Number of marriages slumps to lowest level since QUEEN VICTORIA was on the throne with 6.4% decline in a year – and more PENSIONERS are tying the knot than under-24s for the first time
The number of marriages in England and Wales slumped to their lowest rate in more than a century before the Covid lockdown, new figures revealed today.
Just 219,850 weddings took place in 2019, a decrease of 6.4 per cent from 2018 and the fewest since 1893, when Queen Victoria was on the throne and the population was around half what it is today.
The figures from the Office for National Statistics also show a continued slump in weddings involving young adults, at a time when house prices are soaring and out of reach of many.
The rate of marriages of people aged under 24 fell below that of pensioners aged 65 and over for the first time, the data showed.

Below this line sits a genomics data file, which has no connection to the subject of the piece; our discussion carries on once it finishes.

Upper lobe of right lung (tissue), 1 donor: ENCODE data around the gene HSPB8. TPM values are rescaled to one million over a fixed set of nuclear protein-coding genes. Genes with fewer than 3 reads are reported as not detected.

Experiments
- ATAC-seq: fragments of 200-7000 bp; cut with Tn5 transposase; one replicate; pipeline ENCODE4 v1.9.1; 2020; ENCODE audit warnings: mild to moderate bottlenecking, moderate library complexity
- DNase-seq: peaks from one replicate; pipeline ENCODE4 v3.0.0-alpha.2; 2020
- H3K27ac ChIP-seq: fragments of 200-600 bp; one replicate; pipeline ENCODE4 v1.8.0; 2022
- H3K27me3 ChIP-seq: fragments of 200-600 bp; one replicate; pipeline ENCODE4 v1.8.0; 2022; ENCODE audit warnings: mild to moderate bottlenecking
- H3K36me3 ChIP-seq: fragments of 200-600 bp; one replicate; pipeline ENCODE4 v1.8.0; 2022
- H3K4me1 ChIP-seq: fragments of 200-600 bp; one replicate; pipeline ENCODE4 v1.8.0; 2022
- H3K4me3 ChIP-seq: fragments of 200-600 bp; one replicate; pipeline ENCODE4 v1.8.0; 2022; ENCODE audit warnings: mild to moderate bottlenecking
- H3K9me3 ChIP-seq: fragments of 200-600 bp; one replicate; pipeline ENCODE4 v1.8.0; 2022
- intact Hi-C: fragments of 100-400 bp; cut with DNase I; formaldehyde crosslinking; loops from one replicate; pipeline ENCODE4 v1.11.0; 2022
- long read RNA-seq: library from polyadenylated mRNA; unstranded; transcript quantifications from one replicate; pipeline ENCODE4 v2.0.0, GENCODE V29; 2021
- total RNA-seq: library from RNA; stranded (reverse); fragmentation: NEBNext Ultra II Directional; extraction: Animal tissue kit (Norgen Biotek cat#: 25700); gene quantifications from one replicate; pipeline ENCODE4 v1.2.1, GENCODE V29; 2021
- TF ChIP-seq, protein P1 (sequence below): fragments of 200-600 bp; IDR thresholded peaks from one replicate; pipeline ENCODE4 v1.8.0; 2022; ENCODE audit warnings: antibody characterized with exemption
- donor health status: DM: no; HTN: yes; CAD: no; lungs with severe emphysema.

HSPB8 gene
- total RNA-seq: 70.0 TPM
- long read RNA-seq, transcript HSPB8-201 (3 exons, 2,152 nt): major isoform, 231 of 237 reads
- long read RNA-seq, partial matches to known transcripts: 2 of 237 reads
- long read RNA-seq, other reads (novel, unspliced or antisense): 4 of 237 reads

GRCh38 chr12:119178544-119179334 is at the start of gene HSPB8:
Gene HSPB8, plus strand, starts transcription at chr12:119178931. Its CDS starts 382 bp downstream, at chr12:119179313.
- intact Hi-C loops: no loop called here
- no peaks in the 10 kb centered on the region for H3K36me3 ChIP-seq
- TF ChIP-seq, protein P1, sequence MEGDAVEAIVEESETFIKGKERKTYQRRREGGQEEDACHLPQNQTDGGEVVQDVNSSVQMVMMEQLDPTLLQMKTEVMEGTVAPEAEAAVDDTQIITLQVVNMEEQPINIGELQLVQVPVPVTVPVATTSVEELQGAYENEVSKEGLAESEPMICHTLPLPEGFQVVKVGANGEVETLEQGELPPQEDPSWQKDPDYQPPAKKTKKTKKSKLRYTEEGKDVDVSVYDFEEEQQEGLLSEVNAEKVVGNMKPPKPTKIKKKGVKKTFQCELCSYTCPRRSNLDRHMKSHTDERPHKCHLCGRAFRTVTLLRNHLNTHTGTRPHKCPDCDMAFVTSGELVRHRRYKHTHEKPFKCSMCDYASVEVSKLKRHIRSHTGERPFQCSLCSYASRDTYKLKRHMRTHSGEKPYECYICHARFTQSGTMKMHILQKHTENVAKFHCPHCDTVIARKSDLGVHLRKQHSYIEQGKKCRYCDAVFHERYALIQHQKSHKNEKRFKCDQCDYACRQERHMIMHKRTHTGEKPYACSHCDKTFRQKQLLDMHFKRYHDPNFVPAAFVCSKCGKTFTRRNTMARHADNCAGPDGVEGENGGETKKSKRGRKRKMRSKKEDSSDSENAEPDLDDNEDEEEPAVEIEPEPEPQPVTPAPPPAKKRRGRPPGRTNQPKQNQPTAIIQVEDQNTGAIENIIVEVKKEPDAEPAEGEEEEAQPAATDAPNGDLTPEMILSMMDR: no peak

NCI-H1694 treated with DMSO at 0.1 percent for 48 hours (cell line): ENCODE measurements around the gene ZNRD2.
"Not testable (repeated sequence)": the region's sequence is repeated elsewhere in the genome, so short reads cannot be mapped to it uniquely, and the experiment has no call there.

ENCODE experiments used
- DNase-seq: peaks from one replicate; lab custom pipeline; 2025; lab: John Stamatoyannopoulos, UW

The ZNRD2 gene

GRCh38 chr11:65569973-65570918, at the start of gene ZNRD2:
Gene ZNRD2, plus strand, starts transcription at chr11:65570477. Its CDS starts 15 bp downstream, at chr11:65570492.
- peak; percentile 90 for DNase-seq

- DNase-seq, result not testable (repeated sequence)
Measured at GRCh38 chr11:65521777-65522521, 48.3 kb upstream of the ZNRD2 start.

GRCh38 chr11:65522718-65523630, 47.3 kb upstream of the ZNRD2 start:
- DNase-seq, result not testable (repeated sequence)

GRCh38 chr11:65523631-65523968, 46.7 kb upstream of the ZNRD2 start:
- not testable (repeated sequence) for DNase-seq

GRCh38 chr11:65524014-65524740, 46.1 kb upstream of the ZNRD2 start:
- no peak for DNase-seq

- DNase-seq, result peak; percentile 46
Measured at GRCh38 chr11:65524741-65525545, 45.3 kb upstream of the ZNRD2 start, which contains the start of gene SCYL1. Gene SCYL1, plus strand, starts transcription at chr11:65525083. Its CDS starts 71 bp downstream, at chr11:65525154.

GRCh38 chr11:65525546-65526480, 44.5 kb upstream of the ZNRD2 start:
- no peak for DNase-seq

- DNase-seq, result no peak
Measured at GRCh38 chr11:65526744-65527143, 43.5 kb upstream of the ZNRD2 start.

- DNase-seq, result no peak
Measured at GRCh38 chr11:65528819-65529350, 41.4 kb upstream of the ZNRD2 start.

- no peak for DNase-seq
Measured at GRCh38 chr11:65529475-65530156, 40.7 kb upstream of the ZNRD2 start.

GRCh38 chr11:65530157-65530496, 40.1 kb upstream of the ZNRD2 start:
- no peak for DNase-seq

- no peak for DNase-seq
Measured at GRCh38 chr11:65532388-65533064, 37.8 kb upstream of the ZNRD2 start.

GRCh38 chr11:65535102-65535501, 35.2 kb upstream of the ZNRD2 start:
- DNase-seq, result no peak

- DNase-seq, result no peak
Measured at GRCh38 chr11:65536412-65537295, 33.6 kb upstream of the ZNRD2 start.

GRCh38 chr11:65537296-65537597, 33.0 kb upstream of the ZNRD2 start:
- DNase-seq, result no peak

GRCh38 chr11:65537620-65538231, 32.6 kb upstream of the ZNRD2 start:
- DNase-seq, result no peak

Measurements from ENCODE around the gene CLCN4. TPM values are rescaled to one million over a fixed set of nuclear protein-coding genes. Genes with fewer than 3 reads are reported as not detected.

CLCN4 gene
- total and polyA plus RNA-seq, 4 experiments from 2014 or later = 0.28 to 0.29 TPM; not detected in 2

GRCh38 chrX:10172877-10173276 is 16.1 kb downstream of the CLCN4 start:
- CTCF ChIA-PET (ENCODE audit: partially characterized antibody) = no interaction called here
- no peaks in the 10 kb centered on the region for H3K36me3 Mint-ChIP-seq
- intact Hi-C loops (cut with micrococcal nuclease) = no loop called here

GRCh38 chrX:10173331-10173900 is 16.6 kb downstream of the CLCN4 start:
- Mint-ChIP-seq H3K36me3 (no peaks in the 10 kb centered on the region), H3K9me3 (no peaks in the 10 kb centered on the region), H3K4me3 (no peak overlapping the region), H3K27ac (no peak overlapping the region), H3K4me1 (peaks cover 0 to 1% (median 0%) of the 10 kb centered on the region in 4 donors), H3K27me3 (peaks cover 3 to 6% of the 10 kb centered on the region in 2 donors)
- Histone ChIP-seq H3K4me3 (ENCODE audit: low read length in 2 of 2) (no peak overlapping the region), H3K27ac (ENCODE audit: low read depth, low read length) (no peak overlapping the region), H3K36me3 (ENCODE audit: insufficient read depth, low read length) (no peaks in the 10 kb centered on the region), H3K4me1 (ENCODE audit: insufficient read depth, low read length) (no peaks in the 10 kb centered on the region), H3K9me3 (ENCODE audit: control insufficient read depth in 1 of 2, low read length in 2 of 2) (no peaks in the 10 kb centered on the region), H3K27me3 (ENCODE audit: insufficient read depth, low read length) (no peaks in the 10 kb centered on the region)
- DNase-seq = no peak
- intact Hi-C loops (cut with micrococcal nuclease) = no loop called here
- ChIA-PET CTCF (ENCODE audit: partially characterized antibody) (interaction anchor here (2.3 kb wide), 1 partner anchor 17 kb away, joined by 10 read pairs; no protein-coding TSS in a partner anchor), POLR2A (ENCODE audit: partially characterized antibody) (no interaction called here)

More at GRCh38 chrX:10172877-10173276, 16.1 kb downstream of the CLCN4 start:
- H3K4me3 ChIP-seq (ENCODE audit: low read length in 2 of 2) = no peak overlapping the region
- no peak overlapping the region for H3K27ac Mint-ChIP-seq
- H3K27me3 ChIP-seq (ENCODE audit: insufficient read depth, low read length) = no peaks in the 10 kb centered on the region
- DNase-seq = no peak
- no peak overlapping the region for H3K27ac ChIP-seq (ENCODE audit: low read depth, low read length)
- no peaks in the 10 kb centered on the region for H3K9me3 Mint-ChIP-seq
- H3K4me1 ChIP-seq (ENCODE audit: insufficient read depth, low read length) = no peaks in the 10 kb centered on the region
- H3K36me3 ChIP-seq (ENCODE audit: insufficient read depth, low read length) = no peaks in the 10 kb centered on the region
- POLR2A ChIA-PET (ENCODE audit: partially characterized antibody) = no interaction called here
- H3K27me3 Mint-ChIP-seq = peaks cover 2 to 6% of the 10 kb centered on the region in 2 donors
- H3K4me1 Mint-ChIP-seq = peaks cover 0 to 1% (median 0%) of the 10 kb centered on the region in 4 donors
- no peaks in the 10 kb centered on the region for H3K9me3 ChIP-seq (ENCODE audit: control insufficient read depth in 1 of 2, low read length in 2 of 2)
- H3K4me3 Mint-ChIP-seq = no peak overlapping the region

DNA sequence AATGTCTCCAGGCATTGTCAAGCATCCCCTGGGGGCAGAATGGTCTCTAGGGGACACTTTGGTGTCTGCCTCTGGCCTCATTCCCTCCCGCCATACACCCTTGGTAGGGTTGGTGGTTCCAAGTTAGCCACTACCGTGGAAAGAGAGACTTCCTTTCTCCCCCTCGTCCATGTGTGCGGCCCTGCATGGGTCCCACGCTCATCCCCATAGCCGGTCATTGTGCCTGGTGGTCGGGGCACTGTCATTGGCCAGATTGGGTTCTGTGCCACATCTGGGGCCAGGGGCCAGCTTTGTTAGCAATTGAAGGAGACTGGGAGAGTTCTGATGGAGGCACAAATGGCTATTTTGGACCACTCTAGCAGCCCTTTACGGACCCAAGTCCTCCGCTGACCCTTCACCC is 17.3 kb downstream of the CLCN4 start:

Just 219,850 weddings took place in 2019, a decrease of 6.4 per cent from 2018 and the fewest since 1893, when Queen Victoria was on the throne.
Dr James Tucker, the OINS’s Head of Health and Life Events Analysis, Office for National Statistics said the numbers showed that the number of heterosexual marriages had halved since 1972.
‘This decline is a likely consequence of increasing numbers of men and women delaying marriage, or couples choosing to live together rather than marry, either as a precursor to marriage or as an alternative,’ he said.
The rate is almost certainly doing to decline dramatically in future when the impact of the pandemic is seen. Weddings were hugely affected by lockdown rules in place in 2020 and 2021.
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